For a webforms website, running on a few content deliveries and a content management server, we got a request from a security audit. The request is to encrypt the viewstate (adding <machineKey validation="AES"/> in the config). We have already done this on the content delivery servers and that is running fine, but I was hoping anyone had experience with this on a Sitecore content management server... Would it give any issues?

Also, the content management server already has some network security (don't know the exact details - only accessible on the local network and tunnel I think) so we are actually wondering if it is worth the trouble...

1 Answer 1


You shouldn't need to encrypt the ViewState on your CM servers, as the only people using it should be users you are aware of and are authorized to use it. If unauthorized users have access to it, you have other bigger security concerns that you need to look at.

That said, as far as I'm aware it won't create any issues, as it should be transparent to Sitecore. I don't believe the Sitecore client does any direct reading of the ViewState that bypasses ASP.NET's API for it (and if it did, that would be asking for problems to occur).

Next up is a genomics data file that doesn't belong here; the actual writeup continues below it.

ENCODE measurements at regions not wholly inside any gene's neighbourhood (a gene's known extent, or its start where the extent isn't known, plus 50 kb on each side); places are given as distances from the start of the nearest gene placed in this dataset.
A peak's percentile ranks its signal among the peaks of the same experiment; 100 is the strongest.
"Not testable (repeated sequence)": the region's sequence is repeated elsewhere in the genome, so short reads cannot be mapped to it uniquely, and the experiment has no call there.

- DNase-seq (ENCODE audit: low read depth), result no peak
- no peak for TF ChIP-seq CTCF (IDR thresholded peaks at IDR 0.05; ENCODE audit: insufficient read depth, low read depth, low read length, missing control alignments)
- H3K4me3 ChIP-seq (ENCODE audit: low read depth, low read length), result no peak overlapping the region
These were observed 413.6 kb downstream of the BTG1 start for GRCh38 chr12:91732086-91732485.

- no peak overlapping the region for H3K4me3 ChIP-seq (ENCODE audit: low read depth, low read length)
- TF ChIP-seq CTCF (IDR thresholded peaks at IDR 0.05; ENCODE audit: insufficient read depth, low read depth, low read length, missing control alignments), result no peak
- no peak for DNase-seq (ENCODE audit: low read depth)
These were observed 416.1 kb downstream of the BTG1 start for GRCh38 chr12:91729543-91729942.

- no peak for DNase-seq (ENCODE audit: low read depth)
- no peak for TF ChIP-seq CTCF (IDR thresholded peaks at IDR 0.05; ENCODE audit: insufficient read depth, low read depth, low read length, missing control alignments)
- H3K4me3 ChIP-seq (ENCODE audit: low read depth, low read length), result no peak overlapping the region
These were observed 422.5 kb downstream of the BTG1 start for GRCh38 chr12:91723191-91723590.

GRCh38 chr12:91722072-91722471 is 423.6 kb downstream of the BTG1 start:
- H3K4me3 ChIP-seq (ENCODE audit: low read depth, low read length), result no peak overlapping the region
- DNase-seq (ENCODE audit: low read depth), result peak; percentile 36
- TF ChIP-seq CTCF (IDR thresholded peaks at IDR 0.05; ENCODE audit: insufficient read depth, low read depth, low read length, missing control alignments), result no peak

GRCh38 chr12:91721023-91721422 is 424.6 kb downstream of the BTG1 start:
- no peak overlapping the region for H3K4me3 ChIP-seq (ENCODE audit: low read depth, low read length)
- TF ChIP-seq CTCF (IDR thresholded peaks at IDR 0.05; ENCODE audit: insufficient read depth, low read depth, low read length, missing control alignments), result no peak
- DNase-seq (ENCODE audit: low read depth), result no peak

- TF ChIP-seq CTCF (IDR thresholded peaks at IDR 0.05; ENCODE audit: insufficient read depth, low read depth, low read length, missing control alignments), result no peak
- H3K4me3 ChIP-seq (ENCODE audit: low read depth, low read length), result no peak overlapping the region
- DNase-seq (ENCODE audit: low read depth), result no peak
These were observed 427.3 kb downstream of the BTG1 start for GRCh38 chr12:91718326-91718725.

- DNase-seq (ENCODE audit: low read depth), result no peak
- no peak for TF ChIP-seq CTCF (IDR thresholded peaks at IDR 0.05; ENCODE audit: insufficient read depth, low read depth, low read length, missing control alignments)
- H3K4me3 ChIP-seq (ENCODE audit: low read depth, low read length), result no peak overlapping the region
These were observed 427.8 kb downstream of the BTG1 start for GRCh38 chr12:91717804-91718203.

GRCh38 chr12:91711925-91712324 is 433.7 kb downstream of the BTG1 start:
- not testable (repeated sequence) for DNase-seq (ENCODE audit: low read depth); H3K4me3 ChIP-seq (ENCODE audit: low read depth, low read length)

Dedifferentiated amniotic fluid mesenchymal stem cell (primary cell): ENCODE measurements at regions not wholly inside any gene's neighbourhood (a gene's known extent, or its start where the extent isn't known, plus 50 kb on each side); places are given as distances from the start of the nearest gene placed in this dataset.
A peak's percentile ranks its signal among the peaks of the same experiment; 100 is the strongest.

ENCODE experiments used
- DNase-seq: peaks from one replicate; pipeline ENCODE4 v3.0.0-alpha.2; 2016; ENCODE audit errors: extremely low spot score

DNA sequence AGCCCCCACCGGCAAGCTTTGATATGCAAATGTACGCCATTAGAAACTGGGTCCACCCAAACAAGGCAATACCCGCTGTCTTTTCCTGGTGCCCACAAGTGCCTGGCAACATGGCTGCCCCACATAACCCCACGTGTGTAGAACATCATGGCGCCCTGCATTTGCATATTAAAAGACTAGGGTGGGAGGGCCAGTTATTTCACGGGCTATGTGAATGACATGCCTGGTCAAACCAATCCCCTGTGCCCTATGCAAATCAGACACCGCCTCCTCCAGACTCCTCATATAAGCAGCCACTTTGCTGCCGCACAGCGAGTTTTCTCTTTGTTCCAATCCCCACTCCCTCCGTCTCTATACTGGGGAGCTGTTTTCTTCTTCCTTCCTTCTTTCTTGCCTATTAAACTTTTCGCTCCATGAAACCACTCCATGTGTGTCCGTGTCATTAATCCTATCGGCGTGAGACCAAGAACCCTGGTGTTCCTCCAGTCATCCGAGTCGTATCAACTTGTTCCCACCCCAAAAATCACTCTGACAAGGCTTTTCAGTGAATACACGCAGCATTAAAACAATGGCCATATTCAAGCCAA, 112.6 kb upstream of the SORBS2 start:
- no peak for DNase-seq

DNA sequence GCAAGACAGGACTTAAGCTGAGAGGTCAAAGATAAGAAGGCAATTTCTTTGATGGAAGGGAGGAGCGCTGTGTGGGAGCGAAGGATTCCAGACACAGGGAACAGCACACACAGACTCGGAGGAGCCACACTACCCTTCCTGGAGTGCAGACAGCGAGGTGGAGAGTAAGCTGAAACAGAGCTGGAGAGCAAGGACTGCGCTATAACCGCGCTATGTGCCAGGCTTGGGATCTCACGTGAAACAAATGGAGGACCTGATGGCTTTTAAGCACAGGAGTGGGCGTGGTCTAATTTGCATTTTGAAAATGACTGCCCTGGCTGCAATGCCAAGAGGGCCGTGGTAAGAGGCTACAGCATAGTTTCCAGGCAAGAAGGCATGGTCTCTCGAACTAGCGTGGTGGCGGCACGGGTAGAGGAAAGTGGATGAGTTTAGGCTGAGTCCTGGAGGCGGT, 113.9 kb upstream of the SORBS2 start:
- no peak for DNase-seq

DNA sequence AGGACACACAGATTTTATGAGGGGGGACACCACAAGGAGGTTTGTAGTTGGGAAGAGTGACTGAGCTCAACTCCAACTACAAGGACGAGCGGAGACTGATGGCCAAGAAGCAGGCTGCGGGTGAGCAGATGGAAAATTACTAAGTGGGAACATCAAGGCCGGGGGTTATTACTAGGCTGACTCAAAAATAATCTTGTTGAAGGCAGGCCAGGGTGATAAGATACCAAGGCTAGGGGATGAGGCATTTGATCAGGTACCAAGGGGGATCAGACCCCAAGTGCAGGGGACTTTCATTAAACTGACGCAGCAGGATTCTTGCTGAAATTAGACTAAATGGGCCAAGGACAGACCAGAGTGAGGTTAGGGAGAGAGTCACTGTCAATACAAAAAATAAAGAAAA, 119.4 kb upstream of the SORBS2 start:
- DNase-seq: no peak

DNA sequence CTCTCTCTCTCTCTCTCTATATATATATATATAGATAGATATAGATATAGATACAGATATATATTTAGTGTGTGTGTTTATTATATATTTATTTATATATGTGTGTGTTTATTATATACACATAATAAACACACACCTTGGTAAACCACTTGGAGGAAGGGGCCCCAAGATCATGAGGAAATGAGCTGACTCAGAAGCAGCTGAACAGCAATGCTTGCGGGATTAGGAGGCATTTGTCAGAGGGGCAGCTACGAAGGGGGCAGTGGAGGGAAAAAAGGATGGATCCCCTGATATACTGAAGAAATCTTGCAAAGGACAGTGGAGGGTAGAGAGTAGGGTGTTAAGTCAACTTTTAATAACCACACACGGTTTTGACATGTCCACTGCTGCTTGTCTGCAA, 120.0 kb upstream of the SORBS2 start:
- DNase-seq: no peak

You've mentioned you're running multiple Content Delivery servers. I assume these are load balanced, are they sharing the same machineKey? If one isn't specified, then ASP.NET will generate one unique to just that machine and you will have problems if a request is served by one server, but the postback is handled by another. To fix this, you can generate a key and specify it in the machineKey element, making sure it is the same on each of your CD servers.

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    I agree on the technical part of your answer, but I don't agree to treat CM servers different than CD servers. 80% of attacks do come from the internal network, so I would advise to "just" enable it on your CM's as well. Not too much of a hassle and better safe then sorry. and one other remark, although you are right on the loadbalancing issues, I remember that there might be issues when not having sticky sessions at the CM (but that's a whole other discussion)
    – Bas Lijten
    Commented Oct 6, 2016 at 12:46
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    That's a fair comment, there is very little effort required to ensure it is protected, even if it is low risk (Not due to the % of internal attacks, but more to the opportunity it may create).
    – Kasaku
    Commented Oct 6, 2016 at 13:39

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